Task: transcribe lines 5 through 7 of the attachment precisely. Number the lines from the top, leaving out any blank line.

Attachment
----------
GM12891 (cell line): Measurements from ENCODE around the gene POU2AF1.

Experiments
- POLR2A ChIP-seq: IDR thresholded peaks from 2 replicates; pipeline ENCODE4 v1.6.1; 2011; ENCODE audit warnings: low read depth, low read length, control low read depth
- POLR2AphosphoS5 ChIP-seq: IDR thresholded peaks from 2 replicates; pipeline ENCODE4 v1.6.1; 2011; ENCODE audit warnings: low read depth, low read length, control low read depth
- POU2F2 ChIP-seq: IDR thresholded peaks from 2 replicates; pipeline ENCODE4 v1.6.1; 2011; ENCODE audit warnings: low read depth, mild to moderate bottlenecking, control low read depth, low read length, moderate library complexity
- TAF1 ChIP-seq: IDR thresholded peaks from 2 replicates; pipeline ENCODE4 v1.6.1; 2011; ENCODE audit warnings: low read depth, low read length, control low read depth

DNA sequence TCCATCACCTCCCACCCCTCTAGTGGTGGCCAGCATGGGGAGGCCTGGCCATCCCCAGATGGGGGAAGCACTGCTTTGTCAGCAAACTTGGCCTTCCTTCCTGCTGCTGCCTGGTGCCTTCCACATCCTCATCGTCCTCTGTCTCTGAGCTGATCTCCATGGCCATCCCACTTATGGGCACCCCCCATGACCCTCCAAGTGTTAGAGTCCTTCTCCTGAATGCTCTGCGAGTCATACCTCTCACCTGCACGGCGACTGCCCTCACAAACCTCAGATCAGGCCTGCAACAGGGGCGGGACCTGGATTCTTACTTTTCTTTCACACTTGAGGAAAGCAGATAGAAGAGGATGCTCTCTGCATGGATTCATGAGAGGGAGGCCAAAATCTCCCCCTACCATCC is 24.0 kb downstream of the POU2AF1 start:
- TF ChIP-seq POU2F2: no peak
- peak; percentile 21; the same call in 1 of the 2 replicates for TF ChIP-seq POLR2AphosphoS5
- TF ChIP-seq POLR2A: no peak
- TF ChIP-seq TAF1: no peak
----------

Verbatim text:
- POU2F2 ChIP-seq: IDR thresholded peaks from 2 replicates; pipeline ENCODE4 v1.6.1; 2011; ENCODE audit warnings: low read depth, mild to moderate bottlenecking, control low read depth, low read length, moderate library complexity
- TAF1 ChIP-seq: IDR thresholded peaks from 2 replicates; pipeline ENCODE4 v1.6.1; 2011; ENCODE audit warnings: low read depth, low read length, control low read depth

DNA sequence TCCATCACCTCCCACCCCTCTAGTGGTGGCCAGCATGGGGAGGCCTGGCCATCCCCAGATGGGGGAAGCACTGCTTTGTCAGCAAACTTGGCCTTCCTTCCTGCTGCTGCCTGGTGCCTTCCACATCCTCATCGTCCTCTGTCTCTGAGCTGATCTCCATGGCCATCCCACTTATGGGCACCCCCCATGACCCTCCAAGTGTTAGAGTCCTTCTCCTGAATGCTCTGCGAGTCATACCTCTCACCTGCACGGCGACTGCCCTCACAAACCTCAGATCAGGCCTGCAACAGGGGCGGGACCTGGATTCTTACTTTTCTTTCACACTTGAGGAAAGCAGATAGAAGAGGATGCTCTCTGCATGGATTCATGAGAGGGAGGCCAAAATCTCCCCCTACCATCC is 24.0 kb downstream of the POU2AF1 start: